125 million Americans are suffering from chronic disease. That is 45% of the population of the United States that is dealing with a persistent concern, and 61 million are experiencing multiple chronic concerns.
The vast majority of these chronic diseases started as dysfunction. One or two complaints that didn’t go away and then morphed into a laundry list of symptoms for the individual.
It started out by these people being told they were “normal” or “okay” because blood work came back “within normal limits” or exams turned up nothing abnormal.
So they trusted the expertise and tests until more signs and symptoms showed up, or the intensity of the symptoms became discerning. Or they were told that everyone is normal now but come back in 1 year or 3 years or 5 years, and we will check everything out again. This is just waiting for something to develop.
See, none of these chronic diseases start as a bump in the night. Cancer does not just show up one day. Hormones don't just wreck havoc for no reason. Organs and systems don’t just go kaput.
Therefore, there are even more Americans than the 45% mentioned above that are dealing with chronic dysfunction. Knowing that something is not right in his or her body, but being told it is “all in their head.”
Some of these problems arise because we are not approaching disease and wellness correctly. We should be focusing on disease prevention and treating dysfunction before it becomes a disease.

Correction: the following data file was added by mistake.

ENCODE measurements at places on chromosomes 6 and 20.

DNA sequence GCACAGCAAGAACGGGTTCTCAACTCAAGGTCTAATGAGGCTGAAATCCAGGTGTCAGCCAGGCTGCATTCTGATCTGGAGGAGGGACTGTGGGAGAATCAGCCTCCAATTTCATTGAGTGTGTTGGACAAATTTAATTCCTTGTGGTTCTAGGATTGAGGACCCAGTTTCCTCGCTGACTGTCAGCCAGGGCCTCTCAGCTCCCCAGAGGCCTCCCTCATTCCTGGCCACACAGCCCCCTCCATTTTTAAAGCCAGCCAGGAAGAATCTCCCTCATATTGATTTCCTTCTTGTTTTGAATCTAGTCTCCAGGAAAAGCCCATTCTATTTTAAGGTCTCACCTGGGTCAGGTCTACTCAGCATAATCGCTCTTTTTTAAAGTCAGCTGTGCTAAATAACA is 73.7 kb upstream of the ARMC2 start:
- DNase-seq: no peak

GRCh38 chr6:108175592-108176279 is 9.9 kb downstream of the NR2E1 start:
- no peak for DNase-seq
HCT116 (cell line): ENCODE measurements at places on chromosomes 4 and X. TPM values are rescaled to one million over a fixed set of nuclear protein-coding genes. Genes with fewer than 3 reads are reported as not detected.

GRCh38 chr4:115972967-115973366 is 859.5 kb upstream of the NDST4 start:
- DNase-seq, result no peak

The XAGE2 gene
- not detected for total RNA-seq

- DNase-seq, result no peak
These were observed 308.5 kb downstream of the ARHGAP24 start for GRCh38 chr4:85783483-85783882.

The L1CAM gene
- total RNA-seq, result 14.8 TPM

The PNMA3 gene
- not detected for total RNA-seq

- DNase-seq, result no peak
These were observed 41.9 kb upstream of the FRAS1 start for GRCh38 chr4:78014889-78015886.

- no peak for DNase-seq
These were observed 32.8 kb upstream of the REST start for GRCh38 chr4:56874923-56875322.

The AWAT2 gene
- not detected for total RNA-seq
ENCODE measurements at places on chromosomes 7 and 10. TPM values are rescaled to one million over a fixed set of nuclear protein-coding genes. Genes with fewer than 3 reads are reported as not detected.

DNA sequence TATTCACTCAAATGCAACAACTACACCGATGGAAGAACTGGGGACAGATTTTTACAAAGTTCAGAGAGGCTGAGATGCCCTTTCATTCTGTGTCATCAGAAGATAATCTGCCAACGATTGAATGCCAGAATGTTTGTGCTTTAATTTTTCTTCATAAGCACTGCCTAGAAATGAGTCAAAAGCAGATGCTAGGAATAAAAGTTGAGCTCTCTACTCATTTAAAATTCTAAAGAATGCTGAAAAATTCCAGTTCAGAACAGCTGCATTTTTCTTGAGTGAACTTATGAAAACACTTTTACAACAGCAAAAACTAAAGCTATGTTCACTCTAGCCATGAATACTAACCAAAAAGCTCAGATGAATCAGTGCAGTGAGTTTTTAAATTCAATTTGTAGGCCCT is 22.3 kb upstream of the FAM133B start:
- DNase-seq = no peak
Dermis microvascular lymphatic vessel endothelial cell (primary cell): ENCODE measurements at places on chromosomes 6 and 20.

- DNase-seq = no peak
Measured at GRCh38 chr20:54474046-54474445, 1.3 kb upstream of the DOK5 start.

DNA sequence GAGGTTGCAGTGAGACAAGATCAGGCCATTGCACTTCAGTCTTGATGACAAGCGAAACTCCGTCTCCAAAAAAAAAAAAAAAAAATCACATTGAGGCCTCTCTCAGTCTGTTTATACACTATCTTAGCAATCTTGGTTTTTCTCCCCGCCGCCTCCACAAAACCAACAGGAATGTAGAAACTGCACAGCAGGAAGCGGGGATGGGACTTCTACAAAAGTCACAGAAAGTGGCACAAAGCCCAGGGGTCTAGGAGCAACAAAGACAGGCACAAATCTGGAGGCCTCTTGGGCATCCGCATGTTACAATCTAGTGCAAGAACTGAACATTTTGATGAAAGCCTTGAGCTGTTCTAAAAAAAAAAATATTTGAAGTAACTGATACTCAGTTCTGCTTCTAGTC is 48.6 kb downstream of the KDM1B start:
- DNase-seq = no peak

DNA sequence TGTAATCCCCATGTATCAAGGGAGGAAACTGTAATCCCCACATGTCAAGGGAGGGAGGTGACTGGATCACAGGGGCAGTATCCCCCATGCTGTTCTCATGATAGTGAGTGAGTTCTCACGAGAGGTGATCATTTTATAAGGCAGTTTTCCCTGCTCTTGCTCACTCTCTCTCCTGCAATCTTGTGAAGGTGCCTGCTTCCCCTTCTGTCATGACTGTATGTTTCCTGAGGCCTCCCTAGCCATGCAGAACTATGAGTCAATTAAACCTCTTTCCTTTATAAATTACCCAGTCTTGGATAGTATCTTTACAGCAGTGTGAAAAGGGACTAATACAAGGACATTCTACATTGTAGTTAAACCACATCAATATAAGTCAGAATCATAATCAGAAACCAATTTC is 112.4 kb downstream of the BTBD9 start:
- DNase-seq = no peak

In the United States, our current medical model is focused on disease diagnosis so that we can prescribe specific drugs and surgeries depending on the diagnosis. However, to get that treatment, you have to fit into the medical definition of the disease. Even if there is apparent dysfunction, intervention is not needed until disease occurs.
Medical specialist focus and our trained on top of the line intervention once a disease has started. Our money is going towards finding the latest and greatest in prescription drugs and surgical interventions to treat people once a disease has occurred.
This model has led to staggering medical costs for our country and personal frustrations for health care consumers. We are currently spending more money on healthcare than any other industrialized country, and we are ranked 39th in outcomes. And despite spending more than any other nation on healthcare in 2013, the United States achieved worse outcomes than the other ten leading countries it was compared to in chronic conditions, obesity, and infant mortality.
In a nutshell, we are spending more and more money, and people are getting more and more sick.
Could it be that the way we solve health problems in this country is severely jeopardizing some people’s health?
One of the best analogies I ever read about the current way we approach health was by John Robbins in his book Reclaiming Our Health.
He portrays the current healthcare model as a fable. With the analogy that diseases occur once we fall off a cliff. That there are signs we could monitor to see if they are going towards the cliff, but we only focus on helping those that fall off the cliff.
In the analogy, he states that we have people falling off a cliff and when they do fall off the cliff then, and only then, do we bandage their arms. If we know they are going towards the cliff, then we don’t stop them because we view them as only needing help after they have fallen off the cliff. And once they have fallen off the cliff, and we bandage the problem then we send them back without any education or insight into how not to fall off the cliff again. Even though it is possible to see who is going to fall off the cliff, nothing is done to prevent catastrophes. And if they are going towards the cliff, and even if we see that they are going towards the cliff, we just sit and wait until they fall off the cliff. After all, they only need our help once they are off the cliff.